In the final days of his fourth and (presumably) final term as California’s chief executive, Gov. Jerry Brown offered some parting, and remarkably candid, tips on how to best govern the Golden State—and run for president.
Don’t hold regular press conferences. Reward loyalty. If you’re a Californian with presidential aspirations, move to New York.
Are you taking notes, Gov-elect Gavin Newsom?
In the final days of his fourth and (presumably) final term as California’s chief executive, Gov. Jerry Brown spoke at the Sacramento Press Club, offering parting, and remarkably candid, tips on how to best govern the Golden State.
The hour-long conversation in the ballroom of the Sacramento Masonic Temple was moderated by Los Angeles Times columnist George Skelton and Miriam Pawel, author of the family biography, The Browns of California.
Brown, now 80, drew upon experience gleaned over 16 years as governor, plus job experience as attorney general, secretary of state, mayor of Oakland, and a three-time presidential candidate.
- Tip Number 1: “Avoid overexposure”
Pawel asked Brown if he had learned anything from his father, Pat, who served as the state’s governor between 1959 and 1967.
“One thing I learned was not have an open-ended press conference every week,” the governor said. The reason: reporters have the nasty habit of calling you out when you contradict yourself.
“It’s hard to be consistent in the face of an ever-complex, ever-unfolding story,” he said.
Sure enough, this was Brown’s first-ever visit to the state Capitol’s reporters club since returning to Sacramento as governor in 2011. But when Skelton asked whether the governor planned on commuting the sentences of any of the 739 people on death row in California, Brown made it clear that he was not there to provide fresh fodder to the reporters in the room.
“If I said something that would give you a story,” he said. “I’m not here to make news, I’m here to enlighten.”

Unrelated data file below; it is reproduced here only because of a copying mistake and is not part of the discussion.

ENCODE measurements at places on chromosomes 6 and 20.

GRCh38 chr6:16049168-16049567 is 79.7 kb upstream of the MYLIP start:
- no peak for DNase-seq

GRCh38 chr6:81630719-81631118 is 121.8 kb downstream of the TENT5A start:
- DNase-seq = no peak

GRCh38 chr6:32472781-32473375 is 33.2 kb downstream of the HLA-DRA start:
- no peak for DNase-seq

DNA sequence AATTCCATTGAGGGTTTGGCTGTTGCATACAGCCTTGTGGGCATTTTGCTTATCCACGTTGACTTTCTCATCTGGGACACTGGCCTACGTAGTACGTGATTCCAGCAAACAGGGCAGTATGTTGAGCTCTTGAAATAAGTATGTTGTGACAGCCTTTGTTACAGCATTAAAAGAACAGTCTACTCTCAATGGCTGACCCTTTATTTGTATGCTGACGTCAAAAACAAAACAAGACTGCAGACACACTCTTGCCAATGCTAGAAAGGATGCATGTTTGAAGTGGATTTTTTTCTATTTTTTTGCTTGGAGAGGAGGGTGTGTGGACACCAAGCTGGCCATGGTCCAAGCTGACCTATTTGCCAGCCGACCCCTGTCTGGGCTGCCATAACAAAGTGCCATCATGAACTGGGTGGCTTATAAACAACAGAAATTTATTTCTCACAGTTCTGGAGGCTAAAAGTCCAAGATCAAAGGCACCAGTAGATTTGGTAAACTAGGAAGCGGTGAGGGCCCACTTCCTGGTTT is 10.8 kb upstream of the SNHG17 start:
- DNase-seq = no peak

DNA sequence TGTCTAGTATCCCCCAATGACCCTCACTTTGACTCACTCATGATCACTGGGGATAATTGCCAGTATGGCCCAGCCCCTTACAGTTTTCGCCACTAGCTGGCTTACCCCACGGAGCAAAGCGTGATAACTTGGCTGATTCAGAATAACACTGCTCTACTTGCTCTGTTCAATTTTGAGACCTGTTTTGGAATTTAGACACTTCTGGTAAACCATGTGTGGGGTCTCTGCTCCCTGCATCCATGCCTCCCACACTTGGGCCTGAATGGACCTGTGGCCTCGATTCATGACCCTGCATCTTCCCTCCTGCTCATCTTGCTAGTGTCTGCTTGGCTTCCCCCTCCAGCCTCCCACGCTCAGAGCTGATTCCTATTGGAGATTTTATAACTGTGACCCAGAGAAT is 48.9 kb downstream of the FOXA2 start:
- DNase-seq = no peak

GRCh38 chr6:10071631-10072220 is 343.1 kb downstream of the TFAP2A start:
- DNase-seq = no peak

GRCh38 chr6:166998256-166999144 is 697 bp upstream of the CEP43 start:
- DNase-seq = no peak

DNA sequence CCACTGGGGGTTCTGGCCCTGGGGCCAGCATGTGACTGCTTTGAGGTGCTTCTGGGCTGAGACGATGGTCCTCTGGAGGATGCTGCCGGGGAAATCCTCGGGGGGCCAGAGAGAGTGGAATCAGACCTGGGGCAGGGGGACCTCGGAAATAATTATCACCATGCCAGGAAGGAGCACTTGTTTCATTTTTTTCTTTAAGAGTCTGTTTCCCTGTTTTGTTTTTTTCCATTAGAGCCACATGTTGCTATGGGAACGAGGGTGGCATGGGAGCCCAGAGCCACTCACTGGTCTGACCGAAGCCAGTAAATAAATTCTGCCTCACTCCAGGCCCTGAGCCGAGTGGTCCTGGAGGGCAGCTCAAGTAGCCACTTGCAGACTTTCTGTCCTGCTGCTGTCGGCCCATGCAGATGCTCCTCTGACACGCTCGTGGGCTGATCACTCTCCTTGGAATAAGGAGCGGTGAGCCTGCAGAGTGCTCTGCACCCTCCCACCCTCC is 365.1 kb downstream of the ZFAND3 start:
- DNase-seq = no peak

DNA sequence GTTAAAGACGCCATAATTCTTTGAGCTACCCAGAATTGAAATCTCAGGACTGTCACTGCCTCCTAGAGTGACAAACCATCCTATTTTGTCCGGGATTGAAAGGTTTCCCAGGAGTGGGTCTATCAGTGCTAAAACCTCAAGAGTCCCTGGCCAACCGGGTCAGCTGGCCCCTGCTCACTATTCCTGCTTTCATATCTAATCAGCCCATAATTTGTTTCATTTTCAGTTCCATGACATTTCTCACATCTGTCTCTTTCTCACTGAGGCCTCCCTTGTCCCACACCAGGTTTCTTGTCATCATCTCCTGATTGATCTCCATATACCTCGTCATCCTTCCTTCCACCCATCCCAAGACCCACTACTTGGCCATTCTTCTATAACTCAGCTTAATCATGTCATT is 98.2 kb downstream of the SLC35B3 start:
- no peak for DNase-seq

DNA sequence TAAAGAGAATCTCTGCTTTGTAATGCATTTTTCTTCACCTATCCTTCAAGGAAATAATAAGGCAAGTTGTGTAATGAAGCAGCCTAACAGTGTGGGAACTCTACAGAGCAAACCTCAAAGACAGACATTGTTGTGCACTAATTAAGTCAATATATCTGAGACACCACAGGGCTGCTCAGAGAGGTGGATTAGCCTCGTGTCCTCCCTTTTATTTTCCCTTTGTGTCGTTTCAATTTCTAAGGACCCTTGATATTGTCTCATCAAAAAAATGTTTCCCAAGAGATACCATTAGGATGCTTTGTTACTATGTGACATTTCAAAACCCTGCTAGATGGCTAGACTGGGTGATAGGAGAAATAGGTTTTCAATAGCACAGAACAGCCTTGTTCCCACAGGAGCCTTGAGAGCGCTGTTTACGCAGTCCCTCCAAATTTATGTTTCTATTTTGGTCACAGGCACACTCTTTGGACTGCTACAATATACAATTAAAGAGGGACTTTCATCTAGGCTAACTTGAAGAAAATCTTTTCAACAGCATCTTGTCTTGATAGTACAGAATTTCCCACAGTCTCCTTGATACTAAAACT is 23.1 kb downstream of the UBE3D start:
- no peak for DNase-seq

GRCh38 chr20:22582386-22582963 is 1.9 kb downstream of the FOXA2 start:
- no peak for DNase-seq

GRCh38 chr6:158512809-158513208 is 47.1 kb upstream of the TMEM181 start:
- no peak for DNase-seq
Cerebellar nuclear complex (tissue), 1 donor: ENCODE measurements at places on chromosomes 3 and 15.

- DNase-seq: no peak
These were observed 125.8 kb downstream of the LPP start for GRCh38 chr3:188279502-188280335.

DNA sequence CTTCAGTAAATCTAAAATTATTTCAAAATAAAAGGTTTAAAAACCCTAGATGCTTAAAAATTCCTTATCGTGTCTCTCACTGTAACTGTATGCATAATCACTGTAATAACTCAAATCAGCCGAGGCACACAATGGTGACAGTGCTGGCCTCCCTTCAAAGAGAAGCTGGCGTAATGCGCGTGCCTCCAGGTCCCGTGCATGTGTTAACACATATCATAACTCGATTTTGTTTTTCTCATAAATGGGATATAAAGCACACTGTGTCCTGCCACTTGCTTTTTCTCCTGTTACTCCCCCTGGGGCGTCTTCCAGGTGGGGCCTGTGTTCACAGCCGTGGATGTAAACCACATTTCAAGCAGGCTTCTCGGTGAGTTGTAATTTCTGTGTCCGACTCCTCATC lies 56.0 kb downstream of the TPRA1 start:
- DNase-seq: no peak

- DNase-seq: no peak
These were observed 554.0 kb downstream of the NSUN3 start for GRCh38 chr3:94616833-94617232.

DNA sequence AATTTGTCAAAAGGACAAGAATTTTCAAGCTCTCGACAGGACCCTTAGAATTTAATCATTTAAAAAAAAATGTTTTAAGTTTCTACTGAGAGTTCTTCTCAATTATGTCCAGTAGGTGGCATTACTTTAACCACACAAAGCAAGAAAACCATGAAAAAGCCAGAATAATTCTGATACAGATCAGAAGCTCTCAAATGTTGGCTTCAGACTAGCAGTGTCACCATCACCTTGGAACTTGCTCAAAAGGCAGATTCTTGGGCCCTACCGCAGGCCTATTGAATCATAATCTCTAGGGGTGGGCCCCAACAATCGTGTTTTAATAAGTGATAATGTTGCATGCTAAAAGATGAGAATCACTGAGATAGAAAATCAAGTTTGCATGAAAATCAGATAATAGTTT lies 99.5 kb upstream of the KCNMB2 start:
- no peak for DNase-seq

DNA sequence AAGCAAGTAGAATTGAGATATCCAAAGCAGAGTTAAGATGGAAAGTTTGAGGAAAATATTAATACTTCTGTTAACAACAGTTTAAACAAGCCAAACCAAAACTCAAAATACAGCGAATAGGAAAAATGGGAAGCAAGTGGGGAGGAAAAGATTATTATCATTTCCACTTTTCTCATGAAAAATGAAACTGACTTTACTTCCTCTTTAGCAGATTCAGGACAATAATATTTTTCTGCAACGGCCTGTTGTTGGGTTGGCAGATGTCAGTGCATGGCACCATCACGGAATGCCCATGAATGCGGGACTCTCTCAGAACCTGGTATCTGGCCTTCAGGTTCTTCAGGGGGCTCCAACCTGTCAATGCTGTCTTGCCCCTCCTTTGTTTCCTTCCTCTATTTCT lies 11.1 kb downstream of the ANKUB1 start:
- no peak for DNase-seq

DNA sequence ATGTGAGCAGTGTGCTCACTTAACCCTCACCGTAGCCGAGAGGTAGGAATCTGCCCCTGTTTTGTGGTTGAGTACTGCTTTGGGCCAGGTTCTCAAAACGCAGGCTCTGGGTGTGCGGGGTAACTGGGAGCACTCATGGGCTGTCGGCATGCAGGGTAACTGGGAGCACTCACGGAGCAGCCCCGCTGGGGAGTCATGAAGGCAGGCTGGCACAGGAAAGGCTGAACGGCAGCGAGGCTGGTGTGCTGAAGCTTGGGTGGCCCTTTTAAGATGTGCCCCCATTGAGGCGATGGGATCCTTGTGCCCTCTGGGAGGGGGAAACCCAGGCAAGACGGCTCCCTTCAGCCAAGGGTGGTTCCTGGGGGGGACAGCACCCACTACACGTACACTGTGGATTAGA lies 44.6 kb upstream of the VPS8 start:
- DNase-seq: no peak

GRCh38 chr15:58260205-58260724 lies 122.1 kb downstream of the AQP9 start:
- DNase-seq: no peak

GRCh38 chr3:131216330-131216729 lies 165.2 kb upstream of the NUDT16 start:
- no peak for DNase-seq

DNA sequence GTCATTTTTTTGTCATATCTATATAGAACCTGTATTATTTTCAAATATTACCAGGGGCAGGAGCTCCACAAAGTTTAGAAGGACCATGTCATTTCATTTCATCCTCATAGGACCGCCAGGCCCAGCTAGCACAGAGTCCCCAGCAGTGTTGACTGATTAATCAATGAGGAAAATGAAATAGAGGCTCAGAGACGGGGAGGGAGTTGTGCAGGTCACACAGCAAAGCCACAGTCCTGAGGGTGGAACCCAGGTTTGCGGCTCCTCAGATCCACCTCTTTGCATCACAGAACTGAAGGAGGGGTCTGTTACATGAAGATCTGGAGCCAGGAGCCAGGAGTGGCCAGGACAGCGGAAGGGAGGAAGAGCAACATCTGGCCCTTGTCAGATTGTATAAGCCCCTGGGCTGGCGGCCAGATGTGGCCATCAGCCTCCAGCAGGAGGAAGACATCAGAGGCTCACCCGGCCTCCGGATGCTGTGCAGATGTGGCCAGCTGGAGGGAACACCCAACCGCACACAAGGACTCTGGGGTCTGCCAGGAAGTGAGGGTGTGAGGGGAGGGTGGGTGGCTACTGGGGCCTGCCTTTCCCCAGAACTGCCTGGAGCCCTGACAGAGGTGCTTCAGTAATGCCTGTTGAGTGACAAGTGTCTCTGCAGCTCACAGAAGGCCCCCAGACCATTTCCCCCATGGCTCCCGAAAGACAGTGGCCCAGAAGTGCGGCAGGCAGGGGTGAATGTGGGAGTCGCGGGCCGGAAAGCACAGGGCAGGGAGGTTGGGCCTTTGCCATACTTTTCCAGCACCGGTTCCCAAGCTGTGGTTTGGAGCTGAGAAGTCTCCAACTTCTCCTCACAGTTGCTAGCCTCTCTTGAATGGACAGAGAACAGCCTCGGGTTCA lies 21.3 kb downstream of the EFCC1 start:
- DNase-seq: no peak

- Tip Number 2: Don’t try to make everyone happy.
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Ever since running for governor in 1974 on the promise to introduce an “era of limits,” Brown has cultivated a reputation as willing to buck his party’s big spending tendencies.
Apparently, there is political logic to being a budgetary tightwad.
“The idea that you’re going to make people happy and build a lot of support by doing a lot of stuff, frankly, it turns out that there’s a downside,” he said. “The more that you do, the more that people are empowered to demand that you do even more.”
- Tip Number 3: Do try to make some people happy
As a politician known for sprinkling Latin into his speeches, Brown paid tribute to the wisdom of the phrase quid pro quo.
“In politics, you should take care of your friends,” said Brown, noting that both Michael Picker, president of the California Public Utilities Commission, and Rose Bird, former chief justice of the California court system, started out working for his various campaigns. “Loyalty is important. Keep the meritocracy within limits.”
But there are limits on repaying loyalty too.
“Politics is a difficult business,” he said. “You need to raise massive sums of money from people who all want something and if you give it to them directly you’ll go to jail. But if you don’t give it to them in some form, you won’t be elected to the next office.”
“So you square that circle.”
- Tip Number 4: Don’t get distracted by ideological labels
Brown was Oakland’s mayor between 1999 and 2007. That stint taught him that just because someone claims to represent a particular viewpoint that you happen to share, that doesn’t mean that they have the best idea.
“People show up to city hall and argue for the stupidest things in the name of all good things,” he said. “Environment, labor, historic preservation, ethics, police accountability. Everybody’s got a good story.”
- Tip Number 5: If you’re running for president, don’t do it out of California
“Nixon paved the way” for Californians running for the White House, he said. “He moved to New York.”
With so many early primary states located on the east coast and the daily news starting three hours earlier, “proximity is a key issue that works against Californians.” That could change in 2020. Last year, California legislators voted to bump up the 2020 state primary to March 3rd.
Brown tackled other topics, all the while honoring his pledge not to say anything too newsworthy.
On the state’s high-speed rail, he assured Skelton that it will be built. “I think at our age we shouldn’t be driving,” he said.
On the recent court ruling out of Texas, which declared the entirety of the Affordable Care Act known as Obamacare to be unconstitutional, Brown said that he was “not really worried about it,” confident that the ruling will be overturned. And if it isn’t, there will be electoral hell to pay for the Republicans, he said, allowing Democrats to replace Obamacare with “something even better.”
On his imminent departure from elected office, he said that he will miss the constant activity that comes with the job.
“I like sparring with the press, I like raising money, I like attacking my opponents, I like being attacked by my opponents,” he said.
But come January 7, he will be giving that all up and heading up to his ranch in Colusa County, where he said he’ll have to deal with “real rattlesnakes.”
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